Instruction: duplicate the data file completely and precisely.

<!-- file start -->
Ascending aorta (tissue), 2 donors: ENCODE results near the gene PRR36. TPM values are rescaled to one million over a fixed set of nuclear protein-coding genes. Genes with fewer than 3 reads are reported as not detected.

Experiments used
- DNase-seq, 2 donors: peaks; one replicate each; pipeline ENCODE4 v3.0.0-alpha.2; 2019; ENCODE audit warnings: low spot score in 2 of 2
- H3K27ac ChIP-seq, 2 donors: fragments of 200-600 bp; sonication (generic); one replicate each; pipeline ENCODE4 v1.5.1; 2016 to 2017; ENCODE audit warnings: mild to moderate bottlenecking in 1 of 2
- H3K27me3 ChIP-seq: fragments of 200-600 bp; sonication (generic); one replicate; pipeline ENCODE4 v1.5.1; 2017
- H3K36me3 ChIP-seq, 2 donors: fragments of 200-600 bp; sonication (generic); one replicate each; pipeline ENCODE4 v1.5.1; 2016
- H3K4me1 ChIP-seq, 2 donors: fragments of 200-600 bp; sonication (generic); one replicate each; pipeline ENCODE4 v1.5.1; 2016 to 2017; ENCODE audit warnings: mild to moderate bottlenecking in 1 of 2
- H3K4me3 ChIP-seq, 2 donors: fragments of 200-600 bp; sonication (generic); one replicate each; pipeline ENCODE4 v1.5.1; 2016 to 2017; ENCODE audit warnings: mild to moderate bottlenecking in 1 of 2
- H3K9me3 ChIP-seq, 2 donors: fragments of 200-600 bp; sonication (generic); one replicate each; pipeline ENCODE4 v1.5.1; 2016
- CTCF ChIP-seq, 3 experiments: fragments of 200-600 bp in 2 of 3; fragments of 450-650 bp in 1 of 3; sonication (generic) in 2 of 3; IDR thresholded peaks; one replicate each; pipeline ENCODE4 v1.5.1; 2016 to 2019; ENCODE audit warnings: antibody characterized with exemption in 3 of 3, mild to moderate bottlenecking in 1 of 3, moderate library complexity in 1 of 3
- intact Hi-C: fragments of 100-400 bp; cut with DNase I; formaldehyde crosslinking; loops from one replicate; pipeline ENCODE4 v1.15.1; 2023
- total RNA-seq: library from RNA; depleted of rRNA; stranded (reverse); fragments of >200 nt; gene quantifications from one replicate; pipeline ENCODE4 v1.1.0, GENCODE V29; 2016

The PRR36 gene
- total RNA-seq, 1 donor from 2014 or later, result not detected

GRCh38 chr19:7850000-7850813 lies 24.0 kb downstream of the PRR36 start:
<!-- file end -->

Ascending aorta (tissue), 2 donors: ENCODE results near the gene PRR36. TPM values are rescaled to one million over a fixed set of nuclear protein-coding genes. Genes with fewer than 3 reads are reported as not detected.

Experiments used
- DNase-seq, 2 donors: peaks; one replicate each; pipeline ENCODE4 v3.0.0-alpha.2; 2019; ENCODE audit warnings: low spot score in 2 of 2
- H3K27ac ChIP-seq, 2 donors: fragments of 200-600 bp; sonication (generic); one replicate each; pipeline ENCODE4 v1.5.1; 2016 to 2017; ENCODE audit warnings: mild to moderate bottlenecking in 1 of 2
- H3K27me3 ChIP-seq: fragments of 200-600 bp; sonication (generic); one replicate; pipeline ENCODE4 v1.5.1; 2017
- H3K36me3 ChIP-seq, 2 donors: fragments of 200-600 bp; sonication (generic); one replicate each; pipeline ENCODE4 v1.5.1; 2016
- H3K4me1 ChIP-seq, 2 donors: fragments of 200-600 bp; sonication (generic); one replicate each; pipeline ENCODE4 v1.5.1; 2016 to 2017; ENCODE audit warnings: mild to moderate bottlenecking in 1 of 2
- H3K4me3 ChIP-seq, 2 donors: fragments of 200-600 bp; sonication (generic); one replicate each; pipeline ENCODE4 v1.5.1; 2016 to 2017; ENCODE audit warnings: mild to moderate bottlenecking in 1 of 2
- H3K9me3 ChIP-seq, 2 donors: fragments of 200-600 bp; sonication (generic); one replicate each; pipeline ENCODE4 v1.5.1; 2016
- CTCF ChIP-seq, 3 experiments: fragments of 200-600 bp in 2 of 3; fragments of 450-650 bp in 1 of 3; sonication (generic) in 2 of 3; IDR thresholded peaks; one replicate each; pipeline ENCODE4 v1.5.1; 2016 to 2019; ENCODE audit warnings: antibody characterized with exemption in 3 of 3, mild to moderate bottlenecking in 1 of 3, moderate library complexity in 1 of 3
- intact Hi-C: fragments of 100-400 bp; cut with DNase I; formaldehyde crosslinking; loops from one replicate; pipeline ENCODE4 v1.15.1; 2023
- total RNA-seq: library from RNA; depleted of rRNA; stranded (reverse); fragments of >200 nt; gene quantifications from one replicate; pipeline ENCODE4 v1.1.0, GENCODE V29; 2016

The PRR36 gene
- total RNA-seq, 1 donor from 2014 or later, result not detected

GRCh38 chr19:7850000-7850813 lies 24.0 kb downstream of the PRR36 start: